Thoughts on using isinstance
mattheww at chiark.greenend.org.uk
Wed Jan 24 19:24:05 CET 2007
abcd <codecraig at gmail.com> wrote:
> Well my example function was simply taking a string and printing, but
> most of my cases would be expecting a list, dictionary or some other
> custom object. Still propose not to validate the type of data being
> passed in?
There are many people here who will indeed suggest that you're still
best off not validating.
There are various points to consider:
- Not adding the validation code saves a certain amount of effort.
- Not adding the validation code avoids one source of possible bugs.
- Not adding the validation code can make your code more readable, in
that there's that much less uninteresting code for your readers to
skip before they get to the meat.
- Adding the validation code can make your code more readable, in that
it can be clearer to the readers what kind of values are being
- If you validate, you can raise an exception from the start of your
function with a fairly explicit message. If you don't validate,
you're likely to end up with an exception whose message is something
like 'iteration over non-sequence', and it might be raised from some
function nested several levels deeper in.
The latter can be harder for the user of your function to debug (in
particular, it may not be easy to see that the problem was an invalid
parameter to your function rather than a bug in your function itself,
or corrupt data elsewhere in the system).
- If you don't validate, your function will accept anything that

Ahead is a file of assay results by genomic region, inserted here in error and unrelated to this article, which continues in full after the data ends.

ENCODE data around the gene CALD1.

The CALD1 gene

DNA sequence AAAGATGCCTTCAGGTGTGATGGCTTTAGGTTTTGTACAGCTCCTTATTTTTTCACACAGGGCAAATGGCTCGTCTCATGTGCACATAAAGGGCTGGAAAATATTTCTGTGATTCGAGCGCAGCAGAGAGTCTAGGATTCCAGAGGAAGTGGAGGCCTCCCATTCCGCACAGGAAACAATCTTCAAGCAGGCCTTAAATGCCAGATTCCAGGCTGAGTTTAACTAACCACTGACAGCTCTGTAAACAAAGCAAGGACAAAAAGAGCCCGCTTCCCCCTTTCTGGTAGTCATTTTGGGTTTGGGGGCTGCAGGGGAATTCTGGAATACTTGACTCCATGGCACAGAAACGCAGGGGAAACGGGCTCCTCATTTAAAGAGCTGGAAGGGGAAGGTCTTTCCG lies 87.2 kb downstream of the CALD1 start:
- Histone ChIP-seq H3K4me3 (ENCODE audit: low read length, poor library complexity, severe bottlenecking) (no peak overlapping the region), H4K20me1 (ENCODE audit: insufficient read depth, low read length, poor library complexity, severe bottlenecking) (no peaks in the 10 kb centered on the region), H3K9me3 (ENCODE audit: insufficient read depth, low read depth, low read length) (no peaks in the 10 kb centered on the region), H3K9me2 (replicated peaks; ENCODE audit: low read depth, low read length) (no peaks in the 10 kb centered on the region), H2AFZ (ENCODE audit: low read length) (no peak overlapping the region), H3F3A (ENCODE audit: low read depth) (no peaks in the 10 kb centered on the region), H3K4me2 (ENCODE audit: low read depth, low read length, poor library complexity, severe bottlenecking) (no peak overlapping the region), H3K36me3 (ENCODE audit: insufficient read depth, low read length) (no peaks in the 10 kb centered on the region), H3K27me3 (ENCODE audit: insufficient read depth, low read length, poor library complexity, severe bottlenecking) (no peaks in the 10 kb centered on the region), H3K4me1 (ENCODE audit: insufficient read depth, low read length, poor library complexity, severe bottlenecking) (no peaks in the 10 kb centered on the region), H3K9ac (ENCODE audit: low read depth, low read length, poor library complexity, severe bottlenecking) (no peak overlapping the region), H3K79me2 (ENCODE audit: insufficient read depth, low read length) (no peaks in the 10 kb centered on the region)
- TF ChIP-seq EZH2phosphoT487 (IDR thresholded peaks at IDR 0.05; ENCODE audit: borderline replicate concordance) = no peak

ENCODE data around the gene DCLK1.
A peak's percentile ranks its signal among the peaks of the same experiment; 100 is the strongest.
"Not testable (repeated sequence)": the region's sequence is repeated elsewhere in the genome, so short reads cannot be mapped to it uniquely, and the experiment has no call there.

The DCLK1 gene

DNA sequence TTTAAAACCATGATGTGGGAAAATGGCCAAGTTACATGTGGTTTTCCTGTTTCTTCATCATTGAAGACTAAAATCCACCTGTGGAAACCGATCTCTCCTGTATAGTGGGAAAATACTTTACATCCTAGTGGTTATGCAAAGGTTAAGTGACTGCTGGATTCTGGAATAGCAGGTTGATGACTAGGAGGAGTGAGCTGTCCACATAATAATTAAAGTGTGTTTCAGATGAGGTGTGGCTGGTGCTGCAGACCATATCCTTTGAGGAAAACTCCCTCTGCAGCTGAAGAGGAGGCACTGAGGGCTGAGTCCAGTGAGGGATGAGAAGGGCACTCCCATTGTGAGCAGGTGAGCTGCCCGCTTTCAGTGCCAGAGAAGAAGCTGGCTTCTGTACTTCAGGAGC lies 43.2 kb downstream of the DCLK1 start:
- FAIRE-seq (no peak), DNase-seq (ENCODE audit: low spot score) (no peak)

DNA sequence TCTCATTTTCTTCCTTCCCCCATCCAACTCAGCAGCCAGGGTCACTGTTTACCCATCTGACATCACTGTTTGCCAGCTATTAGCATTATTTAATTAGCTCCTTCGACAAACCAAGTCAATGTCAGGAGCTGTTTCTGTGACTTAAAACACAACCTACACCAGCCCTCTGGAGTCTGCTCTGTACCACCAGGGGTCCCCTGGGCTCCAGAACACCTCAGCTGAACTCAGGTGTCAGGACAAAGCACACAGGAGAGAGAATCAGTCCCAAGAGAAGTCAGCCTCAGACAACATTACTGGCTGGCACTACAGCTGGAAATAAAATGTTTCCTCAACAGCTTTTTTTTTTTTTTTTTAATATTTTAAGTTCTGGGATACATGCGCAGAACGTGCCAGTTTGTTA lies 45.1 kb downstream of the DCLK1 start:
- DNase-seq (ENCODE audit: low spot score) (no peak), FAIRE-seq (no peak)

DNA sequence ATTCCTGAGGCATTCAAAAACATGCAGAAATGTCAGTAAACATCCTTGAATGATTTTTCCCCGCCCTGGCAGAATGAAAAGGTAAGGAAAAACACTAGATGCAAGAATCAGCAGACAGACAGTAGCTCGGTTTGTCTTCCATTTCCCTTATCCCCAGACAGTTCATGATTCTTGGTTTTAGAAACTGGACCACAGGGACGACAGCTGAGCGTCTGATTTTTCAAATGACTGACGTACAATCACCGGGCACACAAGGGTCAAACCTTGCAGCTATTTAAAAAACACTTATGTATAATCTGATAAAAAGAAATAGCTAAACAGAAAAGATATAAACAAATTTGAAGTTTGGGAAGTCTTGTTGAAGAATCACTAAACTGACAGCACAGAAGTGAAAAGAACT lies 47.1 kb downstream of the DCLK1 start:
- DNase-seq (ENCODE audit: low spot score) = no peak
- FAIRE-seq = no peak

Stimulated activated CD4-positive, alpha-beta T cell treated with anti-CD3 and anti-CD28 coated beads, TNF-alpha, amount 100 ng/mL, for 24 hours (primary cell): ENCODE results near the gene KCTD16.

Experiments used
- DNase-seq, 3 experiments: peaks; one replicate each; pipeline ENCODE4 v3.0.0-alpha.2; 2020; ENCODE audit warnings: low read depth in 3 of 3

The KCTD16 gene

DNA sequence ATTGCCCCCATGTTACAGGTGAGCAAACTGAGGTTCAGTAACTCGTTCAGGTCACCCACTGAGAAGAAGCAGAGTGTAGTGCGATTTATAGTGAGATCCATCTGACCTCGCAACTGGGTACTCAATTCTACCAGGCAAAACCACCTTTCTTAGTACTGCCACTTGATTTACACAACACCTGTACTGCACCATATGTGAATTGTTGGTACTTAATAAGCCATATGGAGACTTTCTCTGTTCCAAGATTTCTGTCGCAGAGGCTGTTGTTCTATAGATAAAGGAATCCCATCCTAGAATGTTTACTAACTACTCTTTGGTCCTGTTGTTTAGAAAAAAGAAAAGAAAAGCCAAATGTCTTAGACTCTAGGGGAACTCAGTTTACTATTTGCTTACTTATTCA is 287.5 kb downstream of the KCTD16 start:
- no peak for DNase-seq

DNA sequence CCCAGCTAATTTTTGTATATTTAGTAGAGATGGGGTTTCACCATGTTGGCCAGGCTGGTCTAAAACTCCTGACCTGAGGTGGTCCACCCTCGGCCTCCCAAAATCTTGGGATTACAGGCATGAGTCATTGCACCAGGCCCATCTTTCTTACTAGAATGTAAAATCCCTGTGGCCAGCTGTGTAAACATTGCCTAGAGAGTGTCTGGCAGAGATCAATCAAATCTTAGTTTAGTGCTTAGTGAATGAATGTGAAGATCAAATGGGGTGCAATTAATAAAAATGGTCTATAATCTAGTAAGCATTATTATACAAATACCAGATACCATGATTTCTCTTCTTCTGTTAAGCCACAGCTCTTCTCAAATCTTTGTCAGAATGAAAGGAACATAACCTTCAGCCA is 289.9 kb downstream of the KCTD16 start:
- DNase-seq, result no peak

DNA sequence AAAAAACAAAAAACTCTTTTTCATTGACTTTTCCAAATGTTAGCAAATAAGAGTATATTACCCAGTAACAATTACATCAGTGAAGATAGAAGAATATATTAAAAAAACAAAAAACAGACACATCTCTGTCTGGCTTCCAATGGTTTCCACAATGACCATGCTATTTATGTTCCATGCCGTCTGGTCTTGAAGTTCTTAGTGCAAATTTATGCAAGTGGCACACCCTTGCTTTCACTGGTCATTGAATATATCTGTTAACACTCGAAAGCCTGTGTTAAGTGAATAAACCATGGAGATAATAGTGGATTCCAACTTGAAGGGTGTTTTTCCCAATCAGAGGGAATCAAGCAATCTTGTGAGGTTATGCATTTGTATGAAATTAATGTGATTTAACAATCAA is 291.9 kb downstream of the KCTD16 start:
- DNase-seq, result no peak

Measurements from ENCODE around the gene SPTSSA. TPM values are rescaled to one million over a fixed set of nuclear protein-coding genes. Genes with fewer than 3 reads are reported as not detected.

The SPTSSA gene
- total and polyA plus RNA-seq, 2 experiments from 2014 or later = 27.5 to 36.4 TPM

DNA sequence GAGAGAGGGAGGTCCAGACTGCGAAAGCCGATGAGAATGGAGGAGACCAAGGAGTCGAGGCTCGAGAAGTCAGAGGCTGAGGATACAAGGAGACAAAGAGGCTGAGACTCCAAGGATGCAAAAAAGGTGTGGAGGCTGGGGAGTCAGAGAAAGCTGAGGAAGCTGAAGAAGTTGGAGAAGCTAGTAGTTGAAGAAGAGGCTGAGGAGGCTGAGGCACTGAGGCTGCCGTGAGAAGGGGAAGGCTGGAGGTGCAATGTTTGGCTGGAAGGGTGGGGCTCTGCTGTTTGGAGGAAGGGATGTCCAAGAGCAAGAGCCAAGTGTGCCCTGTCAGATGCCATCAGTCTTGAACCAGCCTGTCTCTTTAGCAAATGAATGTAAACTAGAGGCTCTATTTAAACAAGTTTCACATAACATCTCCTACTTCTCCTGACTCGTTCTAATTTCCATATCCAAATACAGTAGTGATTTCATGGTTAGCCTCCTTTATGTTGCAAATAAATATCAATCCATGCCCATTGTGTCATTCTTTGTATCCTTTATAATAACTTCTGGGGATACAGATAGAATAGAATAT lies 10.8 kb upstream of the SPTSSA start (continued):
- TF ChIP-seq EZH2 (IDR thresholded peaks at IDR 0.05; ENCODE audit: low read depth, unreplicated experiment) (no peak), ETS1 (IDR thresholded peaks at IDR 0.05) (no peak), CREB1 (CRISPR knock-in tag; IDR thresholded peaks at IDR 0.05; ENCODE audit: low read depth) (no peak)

behaves sufficiently like a list/dictionary/custom-object for its
You may consider this an advantage or a disadvantage. To some extent
it depends on the circumstances in which the function is used: if
someone passes a not-quite-a-file (say) to a function expecting a
file, is it more likely that this is because of a subtle bug that
they'll be pleased to learn about early, or that they wanted the
function to 'do the obvious thing' with it?
- In particular, suppose your function expects a list and someone
passes a string when they should have passed a list containing only
that string. If you don't validate, the function is likely to process
the string the same way as it would process a list containing a
number of single-character strings.
This might well lead to your program apparently completing
successfully but giving the wrong result (which is usually the kind
of error you most want to avoid).
- If the function is going to be maintained together with its callers
(rather than being part of the public interface to a library, say),
then validation code is less likely to get in the way, because it
should be easy to relax the checks if that turns out to be
More information about the Python-list